Kennel Clubs and Dog Registration

Kennel Clubs, dog registration and pedigrees

 

A dog registration in the AKC (American Kennel Club) the UKC (United Kennel Club), or the CKC (Continental Kennel Club is better than a registration in a lesser known Registry, or no registry at all, as these are truly devoted to the betterment of breeds and have stood the test of time.

But, registration or “papers” should never be the defining point that causes you to choose one breeder or dog over another.

A kennel club is usually devoted to the betterment of purebred dogs, either for many breeds or for a single breed.  They can be national or local, but their mission is to define breed standards and/or working standards, and to provide competitions that demonstrate how well the dogs meet those standards.   It is a gathering place for people and dogs to meet and exchange ideas and concerns, they provide health and breeding guidance, standards for breeding, and work to protect the breed’s welfare and betterment.

Kennel clubs, or breed clubs, may also provide for breed rescue, breeder referrals, breed history; a list and description of health issues that may be common to the breed; and relevant articles and references to other agencies involved in the welfare of any particular breed.

As previously mentioned, a function of a kennel club, and sometimes a breed club, may be to register dogs — this simply means to keep records on specific dogs.   It is not a certification of anything more than the dog’s records are maintained by some recognized entity.  While the AKC, UKC, or CKC are more specific in their registration requirements, and may have more “weight” in a buyer’s mind than a lesser known organization, they remain only record keepers and do not guarantee the quality of the dog.  Most of their information is provided by the breeder with little to zero investigation unless something appears questionable.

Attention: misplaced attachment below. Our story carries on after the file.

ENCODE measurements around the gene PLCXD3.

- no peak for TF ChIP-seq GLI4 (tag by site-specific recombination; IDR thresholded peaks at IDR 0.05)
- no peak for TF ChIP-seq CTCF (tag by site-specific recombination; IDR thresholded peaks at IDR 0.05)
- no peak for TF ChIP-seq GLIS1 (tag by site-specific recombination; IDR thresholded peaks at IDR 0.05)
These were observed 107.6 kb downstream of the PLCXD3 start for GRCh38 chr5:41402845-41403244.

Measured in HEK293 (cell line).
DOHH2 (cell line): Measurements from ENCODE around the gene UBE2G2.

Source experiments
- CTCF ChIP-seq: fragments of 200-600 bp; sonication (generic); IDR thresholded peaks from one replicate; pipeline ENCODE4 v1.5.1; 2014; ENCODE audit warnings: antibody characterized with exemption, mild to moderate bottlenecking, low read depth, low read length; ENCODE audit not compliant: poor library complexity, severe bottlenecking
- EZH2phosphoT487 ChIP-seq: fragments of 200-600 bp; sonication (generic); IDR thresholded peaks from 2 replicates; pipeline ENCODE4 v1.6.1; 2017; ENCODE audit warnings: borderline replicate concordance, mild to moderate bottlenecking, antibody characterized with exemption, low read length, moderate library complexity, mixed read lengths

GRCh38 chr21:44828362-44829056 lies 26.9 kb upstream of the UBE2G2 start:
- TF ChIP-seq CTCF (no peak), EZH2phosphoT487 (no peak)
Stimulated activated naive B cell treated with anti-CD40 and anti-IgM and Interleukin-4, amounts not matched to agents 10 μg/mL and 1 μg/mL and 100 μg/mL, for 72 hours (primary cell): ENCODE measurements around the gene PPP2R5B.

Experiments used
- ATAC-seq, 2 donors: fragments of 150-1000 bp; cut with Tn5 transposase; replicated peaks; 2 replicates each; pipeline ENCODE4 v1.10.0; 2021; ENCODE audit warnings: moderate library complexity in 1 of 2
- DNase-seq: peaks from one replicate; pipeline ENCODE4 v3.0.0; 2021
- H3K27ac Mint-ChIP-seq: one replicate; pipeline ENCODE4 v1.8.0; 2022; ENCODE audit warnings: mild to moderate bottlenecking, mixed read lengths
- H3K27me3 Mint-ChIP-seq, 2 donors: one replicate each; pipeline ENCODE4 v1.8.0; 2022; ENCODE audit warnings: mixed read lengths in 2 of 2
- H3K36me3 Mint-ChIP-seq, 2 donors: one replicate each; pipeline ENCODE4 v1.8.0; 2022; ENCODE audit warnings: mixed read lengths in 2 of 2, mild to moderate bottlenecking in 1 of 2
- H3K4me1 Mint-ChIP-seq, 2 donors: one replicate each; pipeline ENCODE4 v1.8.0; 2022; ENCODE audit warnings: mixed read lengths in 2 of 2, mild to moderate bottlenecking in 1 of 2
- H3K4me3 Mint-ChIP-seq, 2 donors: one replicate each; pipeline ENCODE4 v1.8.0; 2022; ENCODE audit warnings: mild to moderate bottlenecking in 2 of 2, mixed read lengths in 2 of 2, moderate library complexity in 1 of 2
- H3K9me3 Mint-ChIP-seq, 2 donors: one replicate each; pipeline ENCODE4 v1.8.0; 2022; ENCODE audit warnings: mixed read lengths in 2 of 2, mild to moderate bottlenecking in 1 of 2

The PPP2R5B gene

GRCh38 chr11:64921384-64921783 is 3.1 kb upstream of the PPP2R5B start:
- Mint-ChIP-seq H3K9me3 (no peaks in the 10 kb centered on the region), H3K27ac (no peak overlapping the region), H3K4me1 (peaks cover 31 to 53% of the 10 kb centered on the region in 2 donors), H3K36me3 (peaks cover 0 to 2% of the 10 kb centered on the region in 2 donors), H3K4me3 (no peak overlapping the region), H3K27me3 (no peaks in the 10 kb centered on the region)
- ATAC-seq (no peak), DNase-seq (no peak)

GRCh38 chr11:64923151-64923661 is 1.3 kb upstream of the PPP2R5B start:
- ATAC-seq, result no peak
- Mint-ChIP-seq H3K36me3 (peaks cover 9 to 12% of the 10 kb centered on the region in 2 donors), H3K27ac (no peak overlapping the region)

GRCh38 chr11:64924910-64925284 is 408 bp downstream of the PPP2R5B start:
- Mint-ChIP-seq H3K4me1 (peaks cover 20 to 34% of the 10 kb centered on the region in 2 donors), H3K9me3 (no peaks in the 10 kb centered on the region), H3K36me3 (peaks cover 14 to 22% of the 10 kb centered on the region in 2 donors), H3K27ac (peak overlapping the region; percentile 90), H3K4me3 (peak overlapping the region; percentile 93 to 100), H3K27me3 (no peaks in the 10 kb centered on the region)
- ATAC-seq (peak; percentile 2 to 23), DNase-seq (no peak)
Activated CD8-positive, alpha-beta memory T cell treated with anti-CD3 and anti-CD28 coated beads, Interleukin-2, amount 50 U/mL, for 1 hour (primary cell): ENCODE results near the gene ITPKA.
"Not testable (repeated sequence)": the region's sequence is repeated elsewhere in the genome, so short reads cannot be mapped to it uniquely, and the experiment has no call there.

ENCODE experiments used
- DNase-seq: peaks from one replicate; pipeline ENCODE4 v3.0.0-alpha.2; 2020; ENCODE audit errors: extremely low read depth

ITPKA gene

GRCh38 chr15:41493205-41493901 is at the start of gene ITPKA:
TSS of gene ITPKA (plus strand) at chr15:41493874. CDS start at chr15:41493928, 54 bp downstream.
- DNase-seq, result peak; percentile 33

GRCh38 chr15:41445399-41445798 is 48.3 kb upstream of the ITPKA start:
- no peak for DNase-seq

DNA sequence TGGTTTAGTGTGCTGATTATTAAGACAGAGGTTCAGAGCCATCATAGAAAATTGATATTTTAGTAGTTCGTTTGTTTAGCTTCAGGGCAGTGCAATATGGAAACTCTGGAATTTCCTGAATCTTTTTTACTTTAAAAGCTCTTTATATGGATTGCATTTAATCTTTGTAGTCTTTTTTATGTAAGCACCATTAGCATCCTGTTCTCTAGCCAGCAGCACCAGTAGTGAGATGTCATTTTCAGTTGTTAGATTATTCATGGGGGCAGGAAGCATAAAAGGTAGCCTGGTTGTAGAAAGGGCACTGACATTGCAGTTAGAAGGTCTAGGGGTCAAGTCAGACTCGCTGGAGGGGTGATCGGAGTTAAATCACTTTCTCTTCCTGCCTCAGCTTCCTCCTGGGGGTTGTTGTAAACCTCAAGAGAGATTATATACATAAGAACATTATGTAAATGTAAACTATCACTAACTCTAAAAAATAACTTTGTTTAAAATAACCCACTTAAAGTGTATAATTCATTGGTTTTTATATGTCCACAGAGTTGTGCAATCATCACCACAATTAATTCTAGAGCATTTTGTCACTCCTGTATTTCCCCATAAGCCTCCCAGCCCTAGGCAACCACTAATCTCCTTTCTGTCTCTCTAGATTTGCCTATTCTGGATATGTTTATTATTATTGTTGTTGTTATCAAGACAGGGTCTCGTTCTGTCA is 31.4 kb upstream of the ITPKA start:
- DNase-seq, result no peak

The most common registry method is to provide a temporary registration of a litter followed by a full or limited registration of the dog by its final owner.  A full registration of a dog permits for registration of any litters produced by that dog.  A limited registration indicates that the new owner shouldn’t breed the dog, and any litters cannot be registered.  Only the original breeder can change a limited registration to a full registration.

You should also obtain a pedigree on each of the parents of your particular puppy.  A pedigree is a certified record of the lineage of the puppy – its parents, the grandparents and the great grandparents.  It provides registration information as well as any titles.

The breeder should be able to provide you with copies of the parent’s pedigrees and when you purchase the puppy, you can file for a “Certified Pedigree” from the Registry that will be specifically for your dog going back three generations.

Titles listed in the pedigree are important pieces of information as they illustrate how well dogs in the family tree met established standards for the particular breed, or for performing special “work” tasks (ie, field trails, obedience, etc.).

Clubs other than the AKC, UKC, or CKC may register dogs not “recognized” by these clubs.  If the registration is not from the AKC, UKC or CKC carefully check the registry’s sincerity about the welfare of the breed.  It should be the paramount mission.  They should have a mission statement that promotes good breeding practices, a breed and/or work “standard”, and should sponsor competitions that test the dogs to the standards.

Less than reputable Kennel Clubs, or registries, are often referred to as paper mills for the puppy mills.  These registries will “register” almost any dog, including mixed, designer breeds that respond to the current whim of society; i’ve, cockapoo, labadoodle, dachtreiver, schnoodle, peke-a-poo, etc.  These may be fine dogs but they are not purebred dogs, and the conditions under which they are bred and raised can be less than satisfactory.  They may also grant litter registrations for litters that exceed good breeding practices.

Cross-breeding requires an in-depth knowledge of both breeds, including genetics and health issues.  It takes time and money, and many such breeders are looking to make money, not spend it.  “Registration” is one of their selling points, even though that registration is with an agency that exhibits no interest in the betterment of the breed.

Don’t buy a dog simply because it is registered or “has papers”.  Learn about the breed.  How well it fits into your family and life style.  Get a list of kennels (not pet shops!) and visit the kennel.  Go to Evaluating A Breeder for a questionnaire to use when evaluating a kennel.

Please read The USDA and Puppy Mills to gain a better understanding of what a USDA Kennel License really means.

Written by Ron Lueth, Pet Guardian Angels of America